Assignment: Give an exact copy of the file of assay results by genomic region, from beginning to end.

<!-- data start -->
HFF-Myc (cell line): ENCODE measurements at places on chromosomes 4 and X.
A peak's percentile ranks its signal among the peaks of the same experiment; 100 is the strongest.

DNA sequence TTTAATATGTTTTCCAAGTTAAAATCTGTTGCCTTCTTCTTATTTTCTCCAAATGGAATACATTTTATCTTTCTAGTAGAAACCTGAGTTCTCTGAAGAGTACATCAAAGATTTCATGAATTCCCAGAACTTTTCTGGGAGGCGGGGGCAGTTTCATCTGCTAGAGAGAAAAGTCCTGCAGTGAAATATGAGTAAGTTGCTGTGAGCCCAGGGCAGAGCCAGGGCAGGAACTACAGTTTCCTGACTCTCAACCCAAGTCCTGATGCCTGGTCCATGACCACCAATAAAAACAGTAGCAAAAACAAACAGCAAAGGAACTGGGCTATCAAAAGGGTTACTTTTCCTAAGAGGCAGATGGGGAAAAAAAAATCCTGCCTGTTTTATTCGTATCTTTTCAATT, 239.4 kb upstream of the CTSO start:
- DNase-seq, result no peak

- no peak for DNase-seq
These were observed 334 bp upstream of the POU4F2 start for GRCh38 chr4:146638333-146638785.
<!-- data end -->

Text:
HFF-Myc (cell line): ENCODE measurements at places on chromosomes 4 and X.
A peak's percentile ranks its signal among the peaks of the same experiment; 100 is the strongest.

DNA sequence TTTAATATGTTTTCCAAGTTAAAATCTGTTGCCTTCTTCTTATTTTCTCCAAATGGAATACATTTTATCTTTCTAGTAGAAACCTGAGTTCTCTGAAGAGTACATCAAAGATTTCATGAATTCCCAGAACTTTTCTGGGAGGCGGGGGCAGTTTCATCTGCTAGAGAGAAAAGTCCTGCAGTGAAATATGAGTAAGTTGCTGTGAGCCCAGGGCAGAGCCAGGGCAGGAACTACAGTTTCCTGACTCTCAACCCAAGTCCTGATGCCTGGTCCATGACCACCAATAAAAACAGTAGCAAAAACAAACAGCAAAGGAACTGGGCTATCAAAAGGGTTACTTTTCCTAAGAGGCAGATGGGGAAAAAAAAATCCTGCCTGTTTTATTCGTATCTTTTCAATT, 239.4 kb upstream of the CTSO start:
- DNase-seq, result no peak

- no peak for DNase-seq
These were observed 334 bp upstream of the POU4F2 start for GRCh38 chr4:146638333-146638785.